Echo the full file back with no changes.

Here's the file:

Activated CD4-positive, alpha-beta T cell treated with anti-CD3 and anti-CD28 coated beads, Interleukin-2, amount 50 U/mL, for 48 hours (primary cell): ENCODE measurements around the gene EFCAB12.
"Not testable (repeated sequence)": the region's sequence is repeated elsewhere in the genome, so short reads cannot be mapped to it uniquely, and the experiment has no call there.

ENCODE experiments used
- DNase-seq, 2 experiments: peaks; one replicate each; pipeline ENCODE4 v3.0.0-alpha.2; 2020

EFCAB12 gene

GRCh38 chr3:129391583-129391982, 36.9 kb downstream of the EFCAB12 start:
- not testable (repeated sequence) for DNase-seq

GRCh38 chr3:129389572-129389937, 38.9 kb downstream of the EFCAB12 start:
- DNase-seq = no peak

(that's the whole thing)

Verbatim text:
Activated CD4-positive, alpha-beta T cell treated with anti-CD3 and anti-CD28 coated beads, Interleukin-2, amount 50 U/mL, for 48 hours (primary cell): ENCODE measurements around the gene EFCAB12.
"Not testable (repeated sequence)": the region's sequence is repeated elsewhere in the genome, so short reads cannot be mapped to it uniquely, and the experiment has no call there.

ENCODE experiments used
- DNase-seq, 2 experiments: peaks; one replicate each; pipeline ENCODE4 v3.0.0-alpha.2; 2020

EFCAB12 gene

GRCh38 chr3:129391583-129391982, 36.9 kb downstream of the EFCAB12 start:
- not testable (repeated sequence) for DNase-seq

GRCh38 chr3:129389572-129389937, 38.9 kb downstream of the EFCAB12 start:
- DNase-seq = no peak